Pack The Pants James Bond Would Wear If He Were A Backpacker
Everyday, people all over the world wake up and put on pants. With their britches donned, they dash off to class, their tractors, their grocery stores, the nearest mall or to their offices where they will spend their day in trousers sitting in cubicles, compulsively checking their Facebook status and avoiding eye contact with upper management.
One faction of intrepid pants-wearers have no idea where the morning will lead them. That day they may scamper through Asian markets, board Central American buses, walk through foreign central squares overrun with pickpocketers or hike jungle trails. These, the traveling sect, often wear the same pants as everyone else, instead of gear designed specifically for their plucky lifestyle.
Clothes are about more than just hiding nakedness. They are tools that serve a function. Being someone who has had four iPods stolen abroad in the last five years, I can tell you keeping your valuables on your person is not always easy. It’s good to have some support on the front lines, and P^Cubed Travel Pants from Clothing Arts are designed with you, the traveler in mind.
This week I got my legs into a pair of these pants (a pair of which Clothing Arts provided to me for this review), and I gave them a test drive. Having worn pants for 27 years, I consider myself an expert. The first thing I did was analyze the most important feature: girl-ability. I was at a potluck and asked two girls I’d just met what they thought of them. They said they were nice pants and looked good. Score!
They also felt pretty good. Early on in my pants experience, I decided that the P^Cubed Pants were the sort of pants James Bond would wear. The pants come in both adventure (cargo-style) and business (sans side pockets) style. The adventure style are made from 25% nylon and 75% cotton canvas, and whose 10-pound tearing strength make them “bomb proof” (finally!). The business-style clock in at comfortable 100% cotton twill. Both models have four built-in money belts.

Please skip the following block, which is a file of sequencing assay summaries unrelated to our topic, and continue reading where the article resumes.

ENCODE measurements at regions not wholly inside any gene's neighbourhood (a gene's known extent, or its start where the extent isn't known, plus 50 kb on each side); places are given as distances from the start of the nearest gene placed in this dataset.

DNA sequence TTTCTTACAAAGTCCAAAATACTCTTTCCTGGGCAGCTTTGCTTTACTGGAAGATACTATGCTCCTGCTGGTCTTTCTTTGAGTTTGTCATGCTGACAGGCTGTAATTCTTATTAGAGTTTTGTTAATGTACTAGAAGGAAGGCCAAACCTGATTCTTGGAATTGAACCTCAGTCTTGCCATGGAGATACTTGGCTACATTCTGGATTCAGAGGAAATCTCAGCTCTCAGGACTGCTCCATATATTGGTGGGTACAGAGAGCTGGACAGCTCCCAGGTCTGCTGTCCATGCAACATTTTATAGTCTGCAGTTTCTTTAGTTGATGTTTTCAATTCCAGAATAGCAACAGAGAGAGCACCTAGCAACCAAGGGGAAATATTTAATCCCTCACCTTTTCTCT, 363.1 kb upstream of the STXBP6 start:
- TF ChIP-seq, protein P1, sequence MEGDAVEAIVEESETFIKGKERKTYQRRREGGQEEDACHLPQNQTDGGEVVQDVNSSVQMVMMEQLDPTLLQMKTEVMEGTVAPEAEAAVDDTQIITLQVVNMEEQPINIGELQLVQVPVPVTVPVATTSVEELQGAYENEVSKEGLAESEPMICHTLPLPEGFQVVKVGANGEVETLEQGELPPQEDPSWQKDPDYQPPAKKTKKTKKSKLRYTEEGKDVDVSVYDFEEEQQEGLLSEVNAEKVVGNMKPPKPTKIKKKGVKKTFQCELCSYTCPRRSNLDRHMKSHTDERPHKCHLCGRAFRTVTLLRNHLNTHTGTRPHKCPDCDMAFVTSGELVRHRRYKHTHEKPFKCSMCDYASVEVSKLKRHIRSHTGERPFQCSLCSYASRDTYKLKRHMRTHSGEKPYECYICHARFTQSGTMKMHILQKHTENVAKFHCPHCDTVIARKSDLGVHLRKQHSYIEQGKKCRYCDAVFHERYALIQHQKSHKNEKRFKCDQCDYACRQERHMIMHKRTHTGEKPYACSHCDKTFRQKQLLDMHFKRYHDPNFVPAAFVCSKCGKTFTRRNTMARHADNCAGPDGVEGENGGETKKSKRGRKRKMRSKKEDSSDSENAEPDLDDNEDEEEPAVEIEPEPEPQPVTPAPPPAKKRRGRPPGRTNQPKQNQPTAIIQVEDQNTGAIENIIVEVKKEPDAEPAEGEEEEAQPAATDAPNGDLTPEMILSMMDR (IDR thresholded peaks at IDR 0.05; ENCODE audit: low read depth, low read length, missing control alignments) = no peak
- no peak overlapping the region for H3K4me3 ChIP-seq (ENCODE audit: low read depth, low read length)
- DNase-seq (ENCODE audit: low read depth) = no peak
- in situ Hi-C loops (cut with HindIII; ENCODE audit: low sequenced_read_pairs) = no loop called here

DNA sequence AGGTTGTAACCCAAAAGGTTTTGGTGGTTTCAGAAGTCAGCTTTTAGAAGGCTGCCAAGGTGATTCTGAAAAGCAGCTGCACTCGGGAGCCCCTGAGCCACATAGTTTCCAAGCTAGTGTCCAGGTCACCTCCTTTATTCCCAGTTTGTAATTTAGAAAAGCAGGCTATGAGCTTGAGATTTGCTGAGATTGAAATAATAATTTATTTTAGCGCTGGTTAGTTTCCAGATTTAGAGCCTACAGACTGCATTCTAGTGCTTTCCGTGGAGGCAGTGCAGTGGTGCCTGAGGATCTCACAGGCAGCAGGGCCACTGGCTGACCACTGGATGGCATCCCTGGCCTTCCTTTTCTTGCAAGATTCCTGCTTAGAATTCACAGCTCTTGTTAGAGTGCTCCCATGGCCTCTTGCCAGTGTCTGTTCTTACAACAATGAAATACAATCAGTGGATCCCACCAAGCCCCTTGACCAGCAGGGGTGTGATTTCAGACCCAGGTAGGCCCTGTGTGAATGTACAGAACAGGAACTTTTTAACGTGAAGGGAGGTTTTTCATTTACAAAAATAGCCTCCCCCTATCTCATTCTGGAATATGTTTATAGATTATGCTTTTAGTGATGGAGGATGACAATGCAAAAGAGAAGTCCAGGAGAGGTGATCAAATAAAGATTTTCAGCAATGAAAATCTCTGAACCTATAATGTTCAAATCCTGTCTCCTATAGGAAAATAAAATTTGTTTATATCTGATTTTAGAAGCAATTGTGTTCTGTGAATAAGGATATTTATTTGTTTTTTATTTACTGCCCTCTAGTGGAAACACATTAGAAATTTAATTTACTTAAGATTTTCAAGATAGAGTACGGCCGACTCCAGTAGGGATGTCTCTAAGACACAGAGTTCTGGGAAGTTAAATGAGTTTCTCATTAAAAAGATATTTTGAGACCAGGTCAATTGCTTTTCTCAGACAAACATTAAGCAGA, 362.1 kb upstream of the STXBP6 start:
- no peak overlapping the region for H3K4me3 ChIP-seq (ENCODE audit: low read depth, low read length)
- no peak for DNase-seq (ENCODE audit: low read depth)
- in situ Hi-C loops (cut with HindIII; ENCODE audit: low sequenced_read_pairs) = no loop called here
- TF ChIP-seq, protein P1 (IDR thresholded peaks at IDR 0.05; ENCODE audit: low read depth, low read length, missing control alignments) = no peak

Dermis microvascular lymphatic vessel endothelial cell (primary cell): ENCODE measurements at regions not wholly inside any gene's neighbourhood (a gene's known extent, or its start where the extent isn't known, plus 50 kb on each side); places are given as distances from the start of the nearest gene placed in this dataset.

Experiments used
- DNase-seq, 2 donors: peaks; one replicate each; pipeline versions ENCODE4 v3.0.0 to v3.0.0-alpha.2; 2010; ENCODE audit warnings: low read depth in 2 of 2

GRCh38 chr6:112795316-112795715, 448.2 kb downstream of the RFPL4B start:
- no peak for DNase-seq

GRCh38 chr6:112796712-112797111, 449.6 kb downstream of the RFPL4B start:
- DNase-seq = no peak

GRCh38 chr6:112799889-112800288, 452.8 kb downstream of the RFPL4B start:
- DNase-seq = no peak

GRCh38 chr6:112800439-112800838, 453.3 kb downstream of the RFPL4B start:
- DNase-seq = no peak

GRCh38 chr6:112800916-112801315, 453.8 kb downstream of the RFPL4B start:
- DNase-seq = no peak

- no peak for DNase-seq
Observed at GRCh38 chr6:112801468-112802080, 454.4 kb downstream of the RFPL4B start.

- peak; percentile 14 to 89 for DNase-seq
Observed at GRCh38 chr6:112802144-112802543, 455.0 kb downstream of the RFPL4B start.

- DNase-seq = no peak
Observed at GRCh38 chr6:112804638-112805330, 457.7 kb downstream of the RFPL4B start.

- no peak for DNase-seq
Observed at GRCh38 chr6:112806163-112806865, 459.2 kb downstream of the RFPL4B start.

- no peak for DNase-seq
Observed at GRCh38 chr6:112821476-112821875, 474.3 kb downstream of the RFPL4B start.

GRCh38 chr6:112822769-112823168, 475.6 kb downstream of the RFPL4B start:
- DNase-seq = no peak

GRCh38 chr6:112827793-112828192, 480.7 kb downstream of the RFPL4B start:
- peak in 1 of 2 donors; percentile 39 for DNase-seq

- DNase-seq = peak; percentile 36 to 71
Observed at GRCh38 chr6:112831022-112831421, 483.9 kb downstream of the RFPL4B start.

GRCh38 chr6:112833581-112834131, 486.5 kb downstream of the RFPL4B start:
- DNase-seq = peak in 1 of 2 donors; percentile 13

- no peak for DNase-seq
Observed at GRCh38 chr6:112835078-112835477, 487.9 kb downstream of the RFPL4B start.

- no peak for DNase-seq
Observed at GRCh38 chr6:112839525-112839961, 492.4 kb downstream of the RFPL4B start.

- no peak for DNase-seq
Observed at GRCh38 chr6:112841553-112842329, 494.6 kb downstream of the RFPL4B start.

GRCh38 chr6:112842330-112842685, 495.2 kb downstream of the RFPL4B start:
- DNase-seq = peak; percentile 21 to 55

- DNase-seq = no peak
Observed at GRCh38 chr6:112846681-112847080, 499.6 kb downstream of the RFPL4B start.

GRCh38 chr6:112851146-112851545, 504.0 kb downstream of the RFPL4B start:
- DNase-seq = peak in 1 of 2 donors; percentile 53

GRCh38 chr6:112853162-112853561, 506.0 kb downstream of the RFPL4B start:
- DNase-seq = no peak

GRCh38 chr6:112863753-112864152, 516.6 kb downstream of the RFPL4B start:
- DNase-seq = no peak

Unless unconsciousness is involved, I can’t really imagine a pickpocket’s fingers touching anything in these pants. The standard side pockets have an inner pocket inside them, protected by a zipper, sealed off by The P^Cubed-buttoned pocket guard. The expandable cargo pockets also contain inner pockets buffered by buttons and sealed off by snaps. Throw in a detachable water bottle pouch and seal the deal with water/oil-resist stain-releasing Teflon fabric protector, and you’re left with a pair of road pants that deliver everything you could reasonably ask for out of an article clothing. I think the only thing these pants don’t do is make phone calls. I know: I tried.
The back pockets are big enough for your Lonely Planet, and they will work as well with a blazer for a soirée in Paris as they will for a twenty-mile trek into the Australian bush. When I go to Kenya next month, my P^Cubed’s are going to be the first pants I pack.
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